How can solar panels become cheaper? Part of the cost is in the production of silicon, which is manufactured in electrode-heated furnaces through a reaction between carbon and naturally occurring quartz rock. Making these furnaces more efficient could lead to a reduction in the financial cost of silicon and everything made from it, including computer chips, textiles, and solar panels. Greater efficiency also means reduced pollution.
Oxford Mathematics' Ben Sloman is working with colleagues Colin Please, Robert Van Gorder, and collaborators at Norwegian silicon production company Elkem to better understand how the furnaces behave.
One problem in silicon production is the formation of a solid crust, which clogs up the furnace and prevents the raw materials from falling down the furnace to the hot region, where the necessary chemical reactions occur. Due to the high temperatures involved (around 2000 kelvin) it is difficult to observe how this clogging happens, so Elkem have carried out experiments. A mathematical model developed by Ben and colleagues captures the evolution of gas flow, temperature, and chemical reactions in these experimental furnaces. Numerical simulations demonstrate that the position of crust formation is largely driven by temperature, with the location moving upwards as the furnace becomes hotter. This effect is quantified in an asymptotic analysis of the model . The furnace operators can change the type of raw materials used in the process and the energy input into the electrodes. Simulations of the model show that using more reactive carbon particles (for example charcoal) reduces the amount of silicon monoxide gas escaping from the furnaces, allowing more silicon to be produced from the quartz, and also reducing the build up of the furnace crust.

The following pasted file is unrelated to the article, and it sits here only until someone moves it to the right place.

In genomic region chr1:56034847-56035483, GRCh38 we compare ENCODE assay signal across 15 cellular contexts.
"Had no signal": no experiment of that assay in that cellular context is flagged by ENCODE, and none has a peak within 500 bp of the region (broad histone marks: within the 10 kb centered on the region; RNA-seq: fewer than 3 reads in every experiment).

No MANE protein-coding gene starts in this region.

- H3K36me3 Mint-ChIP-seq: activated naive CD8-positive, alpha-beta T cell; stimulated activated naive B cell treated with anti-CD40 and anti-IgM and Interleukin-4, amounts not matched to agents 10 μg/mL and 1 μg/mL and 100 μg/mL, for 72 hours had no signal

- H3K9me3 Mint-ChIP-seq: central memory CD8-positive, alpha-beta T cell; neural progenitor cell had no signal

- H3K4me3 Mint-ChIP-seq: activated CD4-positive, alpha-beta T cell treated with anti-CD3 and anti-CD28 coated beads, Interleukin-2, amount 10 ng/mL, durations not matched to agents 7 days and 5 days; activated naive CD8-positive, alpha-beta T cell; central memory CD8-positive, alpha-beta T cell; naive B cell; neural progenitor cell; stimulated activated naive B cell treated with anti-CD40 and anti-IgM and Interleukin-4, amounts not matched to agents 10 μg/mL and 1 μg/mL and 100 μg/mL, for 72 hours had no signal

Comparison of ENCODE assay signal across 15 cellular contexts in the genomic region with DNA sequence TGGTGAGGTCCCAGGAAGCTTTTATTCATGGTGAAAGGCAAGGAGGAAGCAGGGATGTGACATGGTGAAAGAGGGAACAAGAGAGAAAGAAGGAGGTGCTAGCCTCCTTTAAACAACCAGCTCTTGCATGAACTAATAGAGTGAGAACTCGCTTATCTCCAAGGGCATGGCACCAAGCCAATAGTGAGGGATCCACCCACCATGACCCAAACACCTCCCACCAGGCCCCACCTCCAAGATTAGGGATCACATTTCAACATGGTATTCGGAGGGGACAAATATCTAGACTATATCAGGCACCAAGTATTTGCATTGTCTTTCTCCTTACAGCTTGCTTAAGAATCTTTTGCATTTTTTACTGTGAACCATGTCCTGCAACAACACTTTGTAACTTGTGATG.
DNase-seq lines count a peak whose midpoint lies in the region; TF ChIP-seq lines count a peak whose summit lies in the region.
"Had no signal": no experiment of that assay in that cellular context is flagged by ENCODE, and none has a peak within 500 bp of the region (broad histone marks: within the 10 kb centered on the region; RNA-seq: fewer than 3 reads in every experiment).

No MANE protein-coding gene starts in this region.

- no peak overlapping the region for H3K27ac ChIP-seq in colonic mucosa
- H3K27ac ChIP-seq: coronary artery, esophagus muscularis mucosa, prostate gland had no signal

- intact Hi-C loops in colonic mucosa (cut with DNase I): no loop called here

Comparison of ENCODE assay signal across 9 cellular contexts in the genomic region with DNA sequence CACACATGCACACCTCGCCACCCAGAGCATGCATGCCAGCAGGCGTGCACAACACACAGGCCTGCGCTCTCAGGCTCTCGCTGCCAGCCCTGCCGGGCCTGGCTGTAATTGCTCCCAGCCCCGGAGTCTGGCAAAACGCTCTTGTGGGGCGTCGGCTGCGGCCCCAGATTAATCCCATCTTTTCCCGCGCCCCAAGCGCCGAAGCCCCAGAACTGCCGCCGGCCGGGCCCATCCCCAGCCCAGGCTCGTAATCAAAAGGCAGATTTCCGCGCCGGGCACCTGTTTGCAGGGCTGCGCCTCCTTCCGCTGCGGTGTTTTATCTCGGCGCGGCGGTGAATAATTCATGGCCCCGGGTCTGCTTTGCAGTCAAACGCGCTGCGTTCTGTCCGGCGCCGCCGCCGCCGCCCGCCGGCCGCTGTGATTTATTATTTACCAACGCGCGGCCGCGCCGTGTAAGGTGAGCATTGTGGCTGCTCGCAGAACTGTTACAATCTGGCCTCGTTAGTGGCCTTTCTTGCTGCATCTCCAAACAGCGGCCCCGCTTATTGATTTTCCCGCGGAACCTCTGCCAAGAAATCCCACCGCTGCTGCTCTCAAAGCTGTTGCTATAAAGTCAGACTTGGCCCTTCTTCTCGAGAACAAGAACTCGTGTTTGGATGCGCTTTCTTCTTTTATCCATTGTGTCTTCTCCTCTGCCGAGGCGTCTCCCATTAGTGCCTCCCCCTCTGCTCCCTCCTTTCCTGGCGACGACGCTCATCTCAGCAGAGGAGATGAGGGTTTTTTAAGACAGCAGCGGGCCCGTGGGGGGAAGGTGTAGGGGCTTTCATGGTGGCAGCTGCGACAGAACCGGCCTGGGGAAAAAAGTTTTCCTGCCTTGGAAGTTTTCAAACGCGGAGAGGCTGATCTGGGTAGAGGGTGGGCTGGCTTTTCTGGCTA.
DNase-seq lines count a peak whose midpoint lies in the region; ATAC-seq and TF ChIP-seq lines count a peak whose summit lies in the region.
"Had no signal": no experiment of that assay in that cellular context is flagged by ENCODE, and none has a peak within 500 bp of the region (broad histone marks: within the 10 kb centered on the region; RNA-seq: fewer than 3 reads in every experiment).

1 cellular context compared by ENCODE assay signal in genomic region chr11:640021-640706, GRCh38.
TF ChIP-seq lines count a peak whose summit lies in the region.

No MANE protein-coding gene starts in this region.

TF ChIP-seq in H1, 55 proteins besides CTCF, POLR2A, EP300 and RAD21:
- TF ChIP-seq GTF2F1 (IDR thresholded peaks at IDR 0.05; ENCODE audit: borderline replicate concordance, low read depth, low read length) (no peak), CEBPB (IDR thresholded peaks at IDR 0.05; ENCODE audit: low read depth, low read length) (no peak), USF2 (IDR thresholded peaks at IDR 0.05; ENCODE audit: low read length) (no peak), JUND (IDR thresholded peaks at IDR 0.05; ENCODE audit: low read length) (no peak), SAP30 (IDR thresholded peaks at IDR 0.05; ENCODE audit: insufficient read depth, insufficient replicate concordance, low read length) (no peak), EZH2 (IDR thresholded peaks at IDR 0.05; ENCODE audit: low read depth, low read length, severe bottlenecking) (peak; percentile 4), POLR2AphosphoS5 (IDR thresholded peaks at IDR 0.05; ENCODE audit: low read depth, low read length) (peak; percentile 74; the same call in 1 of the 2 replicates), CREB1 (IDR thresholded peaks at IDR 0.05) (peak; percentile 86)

The image shows a sketch of a silicon furnace, reproduced from The Si Process Drawings, by Thorsteinn Hannesson.
 B. M. Sloman, C. P. Please, and R. A. Van Gorder. Asymptotic analysis of a silicon furnace model. Submitted. (2017).
The research is funded by the EPSRC Centre for Doctoral Training in Industrially Focused Mathematical Modelling here in Oxford in collaboration with Elkem.